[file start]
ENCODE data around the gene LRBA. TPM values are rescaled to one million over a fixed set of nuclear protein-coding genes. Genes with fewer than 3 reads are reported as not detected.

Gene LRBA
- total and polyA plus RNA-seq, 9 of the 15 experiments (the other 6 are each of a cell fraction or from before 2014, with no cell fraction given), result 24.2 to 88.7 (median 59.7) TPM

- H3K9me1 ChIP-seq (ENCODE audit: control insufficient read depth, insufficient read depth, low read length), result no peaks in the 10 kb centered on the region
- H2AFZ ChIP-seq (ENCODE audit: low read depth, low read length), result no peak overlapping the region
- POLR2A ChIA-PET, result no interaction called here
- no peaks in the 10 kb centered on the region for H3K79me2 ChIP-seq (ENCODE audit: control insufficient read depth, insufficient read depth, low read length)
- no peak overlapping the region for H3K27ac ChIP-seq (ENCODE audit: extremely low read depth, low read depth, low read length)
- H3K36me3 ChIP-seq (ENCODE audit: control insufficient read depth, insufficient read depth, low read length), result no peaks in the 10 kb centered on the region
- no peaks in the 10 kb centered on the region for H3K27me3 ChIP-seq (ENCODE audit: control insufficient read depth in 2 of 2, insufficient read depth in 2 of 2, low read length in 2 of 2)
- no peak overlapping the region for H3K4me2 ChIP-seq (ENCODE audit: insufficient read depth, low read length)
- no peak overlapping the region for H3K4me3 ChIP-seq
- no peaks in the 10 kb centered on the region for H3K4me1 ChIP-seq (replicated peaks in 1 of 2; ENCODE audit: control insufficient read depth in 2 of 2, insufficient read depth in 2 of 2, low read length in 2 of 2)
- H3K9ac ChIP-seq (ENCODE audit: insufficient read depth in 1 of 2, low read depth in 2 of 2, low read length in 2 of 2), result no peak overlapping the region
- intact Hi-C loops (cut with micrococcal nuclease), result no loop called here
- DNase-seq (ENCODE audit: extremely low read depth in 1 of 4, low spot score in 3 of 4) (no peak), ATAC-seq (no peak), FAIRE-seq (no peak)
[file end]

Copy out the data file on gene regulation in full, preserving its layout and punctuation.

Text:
ENCODE data around the gene LRBA. TPM values are rescaled to one million over a fixed set of nuclear protein-coding genes. Genes with fewer than 3 reads are reported as not detected.

Gene LRBA
- total and polyA plus RNA-seq, 9 of the 15 experiments (the other 6 are each of a cell fraction or from before 2014, with no cell fraction given), result 24.2 to 88.7 (median 59.7) TPM

- H3K9me1 ChIP-seq (ENCODE audit: control insufficient read depth, insufficient read depth, low read length), result no peaks in the 10 kb centered on the region
- H2AFZ ChIP-seq (ENCODE audit: low read depth, low read length), result no peak overlapping the region
- POLR2A ChIA-PET, result no interaction called here
- no peaks in the 10 kb centered on the region for H3K79me2 ChIP-seq (ENCODE audit: control insufficient read depth, insufficient read depth, low read length)
- no peak overlapping the region for H3K27ac ChIP-seq (ENCODE audit: extremely low read depth, low read depth, low read length)
- H3K36me3 ChIP-seq (ENCODE audit: control insufficient read depth, insufficient read depth, low read length), result no peaks in the 10 kb centered on the region
- no peaks in the 10 kb centered on the region for H3K27me3 ChIP-seq (ENCODE audit: control insufficient read depth in 2 of 2, insufficient read depth in 2 of 2, low read length in 2 of 2)
- no peak overlapping the region for H3K4me2 ChIP-seq (ENCODE audit: insufficient read depth, low read length)
- no peak overlapping the region for H3K4me3 ChIP-seq
- no peaks in the 10 kb centered on the region for H3K4me1 ChIP-seq (replicated peaks in 1 of 2; ENCODE audit: control insufficient read depth in 2 of 2, insufficient read depth in 2 of 2, low read length in 2 of 2)
- H3K9ac ChIP-seq (ENCODE audit: insufficient read depth in 1 of 2, low read depth in 2 of 2, low read length in 2 of 2), result no peak overlapping the region
- intact Hi-C loops (cut with micrococcal nuclease), result no loop called here
- DNase-seq (ENCODE audit: extremely low read depth in 1 of 4, low spot score in 3 of 4) (no peak), ATAC-seq (no peak), FAIRE-seq (no peak)